QOTW 6: Best Practices, or Look Out Below!

What my brain looks like after following a so-called writing best practice ... (Wile E. Coyote image, courtesy of Looney Toons and Chuck Jones)This week’s writing question (okay, okay … so I only recently answered last week’s question. Don’t judge) refers to the myriad of best practices for writers out there. I laughed out loud at something that was written by our dear Gabriela as she described her experience: she decided to read Stephen King’s On Writing (yes, that book in the S section of my shelf) and how she considered following his suggestion to write many words per day and read many books each year.I laughed out loud because I hadn’t even made it that far in Writing to know what Mr. King’s suggestions were (please forgive me, Mr. King! I still love your work!). However, the thought of such a regimented routine reminds me of why I didn’t join the military.I’m not good at following a strict order of processes. My brain isn’t wired that way. I mean, following the directions explicitly makes my brain crash and burn, just like Wile E. Coyote after a particularly unfortunate engagement with an Acme Company product (see what following the directions does for him?).Now see? That’s why I adore Ray Bradbury! Did I mention that he is my #1 favorite author? I suppose it stands to reason since I live in a space filled with speculative and science fiction. Anyway, I digress.There is nothing inherently wrong with best practices. If they didn’t work for either a successful single somebody or a gaggle of somebodies, they wouldn’t be best practices, now would they? For some, digging into NaNoWriMo is gold — following the expected word count to cross the finish line with enough words to make a book of some sort (after extensive editing and self-reflective questions like, ‘What was I thinking?’). I’ve done NaNo a couple of times and felt quite pressured. However, at the time, it was a great motivator.Personally, I tend to avoid best practice advice. I want to go boldly where no writer has gone before … or something. Thank you, Mr. Bradbury: let’s try this and see if it works. and if it doesn’t, no harm and no foul. Move on.The best practice is to keep writing. Something. At present, my various in-process works are not receiving much love. Just not feeling it. But when I do, I engage in little else. I try to keep up with a flash prompt or personal reflection (Note the posts on my new adventure, working out …) so my fiction-writing chops don’t chill long enough to thaw.Do you follow best practices? If so, what are they? Have you had any Wile E. Coyote crash moments in attempting to follow a best practice?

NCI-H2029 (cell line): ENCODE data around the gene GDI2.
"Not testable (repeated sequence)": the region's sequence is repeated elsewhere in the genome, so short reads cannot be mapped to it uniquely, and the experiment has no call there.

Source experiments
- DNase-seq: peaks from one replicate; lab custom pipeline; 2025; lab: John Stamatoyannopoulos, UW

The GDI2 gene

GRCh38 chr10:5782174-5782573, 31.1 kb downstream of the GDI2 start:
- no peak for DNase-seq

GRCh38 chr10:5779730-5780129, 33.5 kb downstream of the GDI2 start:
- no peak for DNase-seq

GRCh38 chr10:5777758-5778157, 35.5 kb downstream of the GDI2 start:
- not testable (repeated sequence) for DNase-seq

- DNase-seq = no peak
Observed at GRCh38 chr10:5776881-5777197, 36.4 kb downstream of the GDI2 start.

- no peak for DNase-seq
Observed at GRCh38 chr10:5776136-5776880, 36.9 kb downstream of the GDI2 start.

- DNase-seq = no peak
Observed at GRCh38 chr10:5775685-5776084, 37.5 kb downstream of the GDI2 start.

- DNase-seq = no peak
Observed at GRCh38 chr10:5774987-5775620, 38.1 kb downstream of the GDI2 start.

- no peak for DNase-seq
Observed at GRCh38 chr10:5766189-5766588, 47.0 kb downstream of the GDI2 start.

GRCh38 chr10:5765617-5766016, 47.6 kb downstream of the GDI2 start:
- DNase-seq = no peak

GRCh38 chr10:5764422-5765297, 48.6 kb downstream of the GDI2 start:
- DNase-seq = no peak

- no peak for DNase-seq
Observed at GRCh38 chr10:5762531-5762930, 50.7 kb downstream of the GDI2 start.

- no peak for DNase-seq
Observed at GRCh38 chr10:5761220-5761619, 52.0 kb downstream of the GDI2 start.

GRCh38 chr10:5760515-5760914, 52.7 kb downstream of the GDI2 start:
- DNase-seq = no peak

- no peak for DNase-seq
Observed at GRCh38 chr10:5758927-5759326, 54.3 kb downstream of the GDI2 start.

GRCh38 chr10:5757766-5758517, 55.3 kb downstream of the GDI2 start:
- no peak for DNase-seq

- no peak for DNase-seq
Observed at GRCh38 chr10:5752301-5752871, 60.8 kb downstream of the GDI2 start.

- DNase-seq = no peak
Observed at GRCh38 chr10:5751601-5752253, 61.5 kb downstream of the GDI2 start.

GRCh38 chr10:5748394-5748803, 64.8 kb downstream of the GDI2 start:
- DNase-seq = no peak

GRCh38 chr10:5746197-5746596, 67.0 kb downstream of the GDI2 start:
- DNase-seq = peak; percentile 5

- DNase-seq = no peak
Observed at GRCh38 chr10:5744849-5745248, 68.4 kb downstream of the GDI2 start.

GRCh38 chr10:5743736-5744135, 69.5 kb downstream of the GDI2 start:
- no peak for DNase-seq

4 thoughts on “QOTW 6: Best Practices, or Look Out Below!

  1. Sometimes I think we’re so busy reading more books on how to write, we never get around to actually doing any writing. There is always a new book with a “foolproof” plan for writing, editing, and/or submitting your novel (like there’s always a new diet that will guarantee you’ll lose weight 🙂 Sometimes the “foolproof” only proves you are the fool. I’ve deleted at least half a dozen “how to” books from my handy-dandy e-reader.

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  2. I think we are often drawn to successful formulas and best practices because the people who teach them to us are more successful than we are. But they had to spend the time to come up with what worked for them. Perhaps by giving the advice they are just trying to save us time. But each of us must find our own way to keep writing the words that need to be written.

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